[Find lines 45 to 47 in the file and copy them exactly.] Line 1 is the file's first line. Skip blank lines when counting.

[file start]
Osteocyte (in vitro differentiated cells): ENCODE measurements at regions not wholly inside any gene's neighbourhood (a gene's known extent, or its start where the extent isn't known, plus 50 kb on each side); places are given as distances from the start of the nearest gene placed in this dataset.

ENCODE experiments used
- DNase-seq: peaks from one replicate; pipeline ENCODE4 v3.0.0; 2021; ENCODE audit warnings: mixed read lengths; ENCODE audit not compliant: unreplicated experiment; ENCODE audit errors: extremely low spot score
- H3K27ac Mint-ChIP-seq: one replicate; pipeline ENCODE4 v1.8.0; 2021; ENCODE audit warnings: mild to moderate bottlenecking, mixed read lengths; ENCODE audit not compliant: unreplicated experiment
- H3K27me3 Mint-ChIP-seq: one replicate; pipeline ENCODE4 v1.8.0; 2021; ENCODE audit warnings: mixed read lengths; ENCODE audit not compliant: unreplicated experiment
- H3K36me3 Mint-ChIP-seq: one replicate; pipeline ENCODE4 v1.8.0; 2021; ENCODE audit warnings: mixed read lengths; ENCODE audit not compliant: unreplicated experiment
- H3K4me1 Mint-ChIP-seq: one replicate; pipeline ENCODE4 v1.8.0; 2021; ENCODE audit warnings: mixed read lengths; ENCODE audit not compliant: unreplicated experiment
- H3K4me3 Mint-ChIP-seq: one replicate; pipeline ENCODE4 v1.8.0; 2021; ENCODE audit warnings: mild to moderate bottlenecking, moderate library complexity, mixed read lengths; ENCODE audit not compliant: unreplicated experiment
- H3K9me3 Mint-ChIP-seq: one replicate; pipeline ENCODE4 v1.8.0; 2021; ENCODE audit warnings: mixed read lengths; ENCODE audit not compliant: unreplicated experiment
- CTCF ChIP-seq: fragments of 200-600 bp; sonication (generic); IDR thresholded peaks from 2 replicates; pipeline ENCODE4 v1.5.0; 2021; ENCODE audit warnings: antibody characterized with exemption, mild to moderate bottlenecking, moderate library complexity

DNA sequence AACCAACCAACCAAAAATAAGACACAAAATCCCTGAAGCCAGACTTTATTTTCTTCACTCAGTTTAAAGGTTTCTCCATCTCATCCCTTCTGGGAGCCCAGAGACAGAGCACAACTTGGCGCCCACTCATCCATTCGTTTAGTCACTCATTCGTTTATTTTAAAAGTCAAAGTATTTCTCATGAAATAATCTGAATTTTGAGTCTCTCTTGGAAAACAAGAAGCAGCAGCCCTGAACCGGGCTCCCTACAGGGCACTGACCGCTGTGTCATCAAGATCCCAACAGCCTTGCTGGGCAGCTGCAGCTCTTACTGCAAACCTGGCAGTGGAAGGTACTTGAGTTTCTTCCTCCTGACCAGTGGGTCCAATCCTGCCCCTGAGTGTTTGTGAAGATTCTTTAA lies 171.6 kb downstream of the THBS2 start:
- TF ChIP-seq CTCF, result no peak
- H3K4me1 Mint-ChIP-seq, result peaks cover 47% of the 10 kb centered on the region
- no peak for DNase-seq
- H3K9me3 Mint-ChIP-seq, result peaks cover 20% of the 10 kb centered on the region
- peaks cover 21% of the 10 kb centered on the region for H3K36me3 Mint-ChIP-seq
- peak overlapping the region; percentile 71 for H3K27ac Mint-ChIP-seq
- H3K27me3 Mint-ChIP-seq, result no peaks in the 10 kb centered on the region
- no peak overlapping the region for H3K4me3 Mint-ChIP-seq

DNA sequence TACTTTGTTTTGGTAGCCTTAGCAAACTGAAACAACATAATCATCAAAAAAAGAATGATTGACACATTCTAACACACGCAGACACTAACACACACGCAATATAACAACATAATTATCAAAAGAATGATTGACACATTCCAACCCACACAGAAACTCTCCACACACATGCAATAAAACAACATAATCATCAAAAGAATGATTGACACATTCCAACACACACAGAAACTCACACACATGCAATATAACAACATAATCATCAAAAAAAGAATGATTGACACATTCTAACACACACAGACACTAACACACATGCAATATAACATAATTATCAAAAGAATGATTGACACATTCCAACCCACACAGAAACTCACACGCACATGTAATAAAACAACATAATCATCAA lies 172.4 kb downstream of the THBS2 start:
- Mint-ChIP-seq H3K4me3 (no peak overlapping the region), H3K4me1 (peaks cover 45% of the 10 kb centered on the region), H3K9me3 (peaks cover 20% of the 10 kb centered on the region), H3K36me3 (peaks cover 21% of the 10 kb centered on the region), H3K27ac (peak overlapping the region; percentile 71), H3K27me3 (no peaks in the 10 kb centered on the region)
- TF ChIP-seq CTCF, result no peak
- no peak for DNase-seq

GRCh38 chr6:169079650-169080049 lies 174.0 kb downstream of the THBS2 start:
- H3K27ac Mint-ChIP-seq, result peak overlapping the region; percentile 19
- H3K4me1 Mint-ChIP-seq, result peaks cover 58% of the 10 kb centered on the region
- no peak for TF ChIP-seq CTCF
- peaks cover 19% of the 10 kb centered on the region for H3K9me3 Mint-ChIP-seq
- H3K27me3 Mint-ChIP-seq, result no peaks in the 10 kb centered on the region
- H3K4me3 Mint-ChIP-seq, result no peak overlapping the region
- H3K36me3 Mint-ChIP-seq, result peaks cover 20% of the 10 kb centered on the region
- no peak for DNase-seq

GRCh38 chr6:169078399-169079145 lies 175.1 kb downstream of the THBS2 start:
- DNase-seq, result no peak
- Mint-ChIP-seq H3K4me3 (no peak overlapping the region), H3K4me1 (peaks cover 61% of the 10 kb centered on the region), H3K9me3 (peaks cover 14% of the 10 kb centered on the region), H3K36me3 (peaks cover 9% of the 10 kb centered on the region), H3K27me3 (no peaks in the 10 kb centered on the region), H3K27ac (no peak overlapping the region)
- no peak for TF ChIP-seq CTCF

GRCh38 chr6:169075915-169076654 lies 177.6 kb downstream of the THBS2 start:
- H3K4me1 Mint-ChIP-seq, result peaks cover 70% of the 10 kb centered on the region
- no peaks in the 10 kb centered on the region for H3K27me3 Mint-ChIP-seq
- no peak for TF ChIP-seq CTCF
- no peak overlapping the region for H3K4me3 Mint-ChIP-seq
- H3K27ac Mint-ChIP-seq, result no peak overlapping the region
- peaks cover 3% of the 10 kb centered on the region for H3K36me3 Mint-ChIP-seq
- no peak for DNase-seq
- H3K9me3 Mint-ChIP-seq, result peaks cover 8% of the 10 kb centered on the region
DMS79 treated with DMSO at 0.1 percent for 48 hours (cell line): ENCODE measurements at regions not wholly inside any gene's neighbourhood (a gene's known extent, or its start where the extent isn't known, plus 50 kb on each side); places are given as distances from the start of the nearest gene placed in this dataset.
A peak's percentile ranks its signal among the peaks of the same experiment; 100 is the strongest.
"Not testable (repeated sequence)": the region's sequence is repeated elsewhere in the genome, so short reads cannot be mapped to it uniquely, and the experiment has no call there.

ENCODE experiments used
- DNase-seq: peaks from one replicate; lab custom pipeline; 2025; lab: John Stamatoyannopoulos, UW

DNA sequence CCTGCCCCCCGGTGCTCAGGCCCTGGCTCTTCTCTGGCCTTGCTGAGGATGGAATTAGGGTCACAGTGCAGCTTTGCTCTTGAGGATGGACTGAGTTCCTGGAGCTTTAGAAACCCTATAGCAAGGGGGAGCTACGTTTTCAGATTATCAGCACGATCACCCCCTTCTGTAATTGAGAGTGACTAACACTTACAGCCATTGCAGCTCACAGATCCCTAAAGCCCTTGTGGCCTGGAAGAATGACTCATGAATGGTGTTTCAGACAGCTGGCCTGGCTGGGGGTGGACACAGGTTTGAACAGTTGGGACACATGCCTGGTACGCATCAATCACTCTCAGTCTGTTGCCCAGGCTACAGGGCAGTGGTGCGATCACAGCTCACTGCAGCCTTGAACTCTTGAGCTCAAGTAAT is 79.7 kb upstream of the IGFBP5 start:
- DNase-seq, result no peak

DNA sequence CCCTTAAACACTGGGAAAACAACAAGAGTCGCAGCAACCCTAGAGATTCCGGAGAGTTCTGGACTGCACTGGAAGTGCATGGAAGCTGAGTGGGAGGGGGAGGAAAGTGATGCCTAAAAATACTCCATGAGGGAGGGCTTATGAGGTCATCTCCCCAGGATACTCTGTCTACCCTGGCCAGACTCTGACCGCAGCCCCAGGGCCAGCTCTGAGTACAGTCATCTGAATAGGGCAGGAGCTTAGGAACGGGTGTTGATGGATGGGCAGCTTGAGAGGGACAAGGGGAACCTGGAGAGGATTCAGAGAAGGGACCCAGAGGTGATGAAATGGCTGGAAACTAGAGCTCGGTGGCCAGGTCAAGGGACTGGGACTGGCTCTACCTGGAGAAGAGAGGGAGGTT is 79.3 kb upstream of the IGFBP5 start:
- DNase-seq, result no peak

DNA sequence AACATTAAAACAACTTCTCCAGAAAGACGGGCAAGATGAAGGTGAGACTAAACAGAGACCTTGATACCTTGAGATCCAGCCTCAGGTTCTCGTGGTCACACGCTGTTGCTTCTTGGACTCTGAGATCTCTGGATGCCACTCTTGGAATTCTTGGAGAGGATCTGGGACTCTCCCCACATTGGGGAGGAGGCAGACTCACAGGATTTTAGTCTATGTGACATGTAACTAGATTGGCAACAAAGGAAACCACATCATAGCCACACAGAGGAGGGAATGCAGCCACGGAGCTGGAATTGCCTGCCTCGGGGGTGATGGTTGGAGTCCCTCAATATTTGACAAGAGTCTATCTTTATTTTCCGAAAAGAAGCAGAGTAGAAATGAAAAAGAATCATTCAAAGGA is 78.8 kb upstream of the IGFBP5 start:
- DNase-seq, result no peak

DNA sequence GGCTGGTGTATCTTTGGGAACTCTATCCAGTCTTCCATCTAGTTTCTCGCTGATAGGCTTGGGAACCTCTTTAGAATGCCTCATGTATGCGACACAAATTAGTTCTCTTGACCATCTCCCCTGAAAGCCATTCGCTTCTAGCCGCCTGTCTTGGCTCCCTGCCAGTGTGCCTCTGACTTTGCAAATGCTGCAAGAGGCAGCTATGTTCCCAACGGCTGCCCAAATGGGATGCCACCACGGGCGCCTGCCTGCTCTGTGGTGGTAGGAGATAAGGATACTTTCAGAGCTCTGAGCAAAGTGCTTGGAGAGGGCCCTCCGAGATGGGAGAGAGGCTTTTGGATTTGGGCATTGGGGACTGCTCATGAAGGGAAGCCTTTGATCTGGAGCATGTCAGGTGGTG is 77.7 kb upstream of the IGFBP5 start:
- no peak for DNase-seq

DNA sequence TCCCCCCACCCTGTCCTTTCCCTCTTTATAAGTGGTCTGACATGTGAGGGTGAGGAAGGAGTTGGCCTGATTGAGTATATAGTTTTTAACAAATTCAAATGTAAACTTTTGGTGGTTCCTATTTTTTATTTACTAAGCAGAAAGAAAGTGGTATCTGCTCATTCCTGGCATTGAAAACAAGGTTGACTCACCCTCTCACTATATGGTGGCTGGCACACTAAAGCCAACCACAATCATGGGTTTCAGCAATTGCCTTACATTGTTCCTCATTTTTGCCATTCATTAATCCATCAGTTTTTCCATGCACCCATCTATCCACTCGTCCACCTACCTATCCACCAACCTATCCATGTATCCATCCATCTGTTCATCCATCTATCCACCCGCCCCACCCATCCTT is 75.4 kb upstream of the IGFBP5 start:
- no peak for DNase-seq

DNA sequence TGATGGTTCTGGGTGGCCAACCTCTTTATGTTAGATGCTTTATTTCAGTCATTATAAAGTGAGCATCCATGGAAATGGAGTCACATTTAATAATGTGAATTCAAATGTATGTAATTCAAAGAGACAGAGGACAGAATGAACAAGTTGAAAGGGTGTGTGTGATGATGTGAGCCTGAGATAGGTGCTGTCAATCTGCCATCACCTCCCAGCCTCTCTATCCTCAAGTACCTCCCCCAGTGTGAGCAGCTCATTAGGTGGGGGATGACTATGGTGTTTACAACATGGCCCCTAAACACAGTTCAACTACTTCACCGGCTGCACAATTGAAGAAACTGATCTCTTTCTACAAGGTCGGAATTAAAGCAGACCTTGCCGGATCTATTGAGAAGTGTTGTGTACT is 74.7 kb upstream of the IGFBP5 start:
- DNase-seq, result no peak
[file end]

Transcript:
- H3K9me3 Mint-ChIP-seq, result peaks cover 8% of the 10 kb centered on the region
DMS79 treated with DMSO at 0.1 percent for 48 hours (cell line): ENCODE measurements at regions not wholly inside any gene's neighbourhood (a gene's known extent, or its start where the extent isn't known, plus 50 kb on each side); places are given as distances from the start of the nearest gene placed in this dataset.
A peak's percentile ranks its signal among the peaks of the same experiment; 100 is the strongest.